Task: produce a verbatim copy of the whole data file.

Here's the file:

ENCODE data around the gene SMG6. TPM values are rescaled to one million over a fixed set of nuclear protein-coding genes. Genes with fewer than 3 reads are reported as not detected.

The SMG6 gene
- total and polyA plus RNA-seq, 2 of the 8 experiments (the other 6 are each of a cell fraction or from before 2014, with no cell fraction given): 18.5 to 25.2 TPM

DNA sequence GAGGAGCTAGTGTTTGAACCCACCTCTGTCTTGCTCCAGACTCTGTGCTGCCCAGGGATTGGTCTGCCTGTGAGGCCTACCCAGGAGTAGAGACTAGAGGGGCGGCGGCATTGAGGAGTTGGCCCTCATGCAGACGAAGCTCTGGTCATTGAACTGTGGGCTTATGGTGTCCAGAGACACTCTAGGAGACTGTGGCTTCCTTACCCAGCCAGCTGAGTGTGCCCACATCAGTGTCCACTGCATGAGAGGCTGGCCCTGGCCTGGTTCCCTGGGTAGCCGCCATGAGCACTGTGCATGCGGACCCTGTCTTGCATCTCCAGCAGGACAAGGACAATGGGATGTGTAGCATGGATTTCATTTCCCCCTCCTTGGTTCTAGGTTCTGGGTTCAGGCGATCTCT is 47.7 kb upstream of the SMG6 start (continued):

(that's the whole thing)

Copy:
ENCODE data around the gene SMG6. TPM values are rescaled to one million over a fixed set of nuclear protein-coding genes. Genes with fewer than 3 reads are reported as not detected.

The SMG6 gene
- total and polyA plus RNA-seq, 2 of the 8 experiments (the other 6 are each of a cell fraction or from before 2014, with no cell fraction given): 18.5 to 25.2 TPM

DNA sequence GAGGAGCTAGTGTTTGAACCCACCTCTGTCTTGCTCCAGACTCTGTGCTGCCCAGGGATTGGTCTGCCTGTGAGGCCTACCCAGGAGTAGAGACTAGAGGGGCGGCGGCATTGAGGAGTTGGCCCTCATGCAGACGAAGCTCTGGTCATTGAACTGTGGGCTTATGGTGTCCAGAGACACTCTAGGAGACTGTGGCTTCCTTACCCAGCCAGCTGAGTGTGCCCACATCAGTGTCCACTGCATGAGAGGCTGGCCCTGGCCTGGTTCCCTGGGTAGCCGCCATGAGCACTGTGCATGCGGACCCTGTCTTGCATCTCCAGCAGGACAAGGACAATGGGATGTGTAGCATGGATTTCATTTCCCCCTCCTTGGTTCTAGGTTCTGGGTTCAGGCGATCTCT is 47.7 kb upstream of the SMG6 start (continued):